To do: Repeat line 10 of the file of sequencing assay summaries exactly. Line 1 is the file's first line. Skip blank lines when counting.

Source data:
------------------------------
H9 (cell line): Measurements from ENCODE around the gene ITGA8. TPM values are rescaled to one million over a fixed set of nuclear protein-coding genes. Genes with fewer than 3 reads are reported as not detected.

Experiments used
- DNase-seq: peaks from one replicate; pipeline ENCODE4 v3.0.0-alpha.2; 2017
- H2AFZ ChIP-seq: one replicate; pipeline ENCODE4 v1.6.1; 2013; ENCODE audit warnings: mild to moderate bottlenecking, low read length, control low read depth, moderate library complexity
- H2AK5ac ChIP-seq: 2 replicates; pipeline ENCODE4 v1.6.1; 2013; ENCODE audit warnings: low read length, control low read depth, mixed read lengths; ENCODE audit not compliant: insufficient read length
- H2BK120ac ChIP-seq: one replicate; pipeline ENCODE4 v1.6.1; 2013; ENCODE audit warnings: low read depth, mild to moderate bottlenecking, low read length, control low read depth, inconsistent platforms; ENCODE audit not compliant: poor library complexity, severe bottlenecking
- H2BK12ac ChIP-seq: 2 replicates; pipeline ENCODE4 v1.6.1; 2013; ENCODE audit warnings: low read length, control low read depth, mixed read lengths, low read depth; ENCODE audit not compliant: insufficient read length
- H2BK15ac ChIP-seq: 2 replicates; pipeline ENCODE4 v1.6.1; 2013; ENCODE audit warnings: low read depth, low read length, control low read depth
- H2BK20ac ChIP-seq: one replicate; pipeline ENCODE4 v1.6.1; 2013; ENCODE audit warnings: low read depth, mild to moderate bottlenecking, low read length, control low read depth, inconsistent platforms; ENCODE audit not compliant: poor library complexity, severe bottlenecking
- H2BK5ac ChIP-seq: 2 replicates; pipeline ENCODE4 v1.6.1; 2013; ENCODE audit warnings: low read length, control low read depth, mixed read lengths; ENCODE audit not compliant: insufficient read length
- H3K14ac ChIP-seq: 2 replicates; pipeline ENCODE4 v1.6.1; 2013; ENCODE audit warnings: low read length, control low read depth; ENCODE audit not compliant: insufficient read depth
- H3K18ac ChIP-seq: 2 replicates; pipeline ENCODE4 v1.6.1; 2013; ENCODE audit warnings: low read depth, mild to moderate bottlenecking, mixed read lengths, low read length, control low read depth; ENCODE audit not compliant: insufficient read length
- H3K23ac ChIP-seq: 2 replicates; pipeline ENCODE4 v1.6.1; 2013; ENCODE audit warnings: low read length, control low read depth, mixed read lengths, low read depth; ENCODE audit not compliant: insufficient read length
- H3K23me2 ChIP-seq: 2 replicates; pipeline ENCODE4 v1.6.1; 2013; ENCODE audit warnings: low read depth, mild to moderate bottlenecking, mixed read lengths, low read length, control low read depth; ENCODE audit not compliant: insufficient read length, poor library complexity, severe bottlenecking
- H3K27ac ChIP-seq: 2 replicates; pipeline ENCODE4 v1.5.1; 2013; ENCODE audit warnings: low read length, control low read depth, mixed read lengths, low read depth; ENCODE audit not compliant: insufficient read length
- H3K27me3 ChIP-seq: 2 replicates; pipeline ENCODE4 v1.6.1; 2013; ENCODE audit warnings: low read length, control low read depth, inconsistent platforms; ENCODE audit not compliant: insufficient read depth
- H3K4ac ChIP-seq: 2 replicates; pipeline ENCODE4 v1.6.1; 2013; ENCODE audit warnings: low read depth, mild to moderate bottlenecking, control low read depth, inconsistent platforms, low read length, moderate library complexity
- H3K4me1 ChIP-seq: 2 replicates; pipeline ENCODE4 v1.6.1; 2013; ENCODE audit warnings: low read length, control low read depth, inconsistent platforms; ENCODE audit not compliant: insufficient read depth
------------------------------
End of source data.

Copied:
- H2BK5ac ChIP-seq: 2 replicates; pipeline ENCODE4 v1.6.1; 2013; ENCODE audit warnings: low read length, control low read depth, mixed read lengths; ENCODE audit not compliant: insufficient read length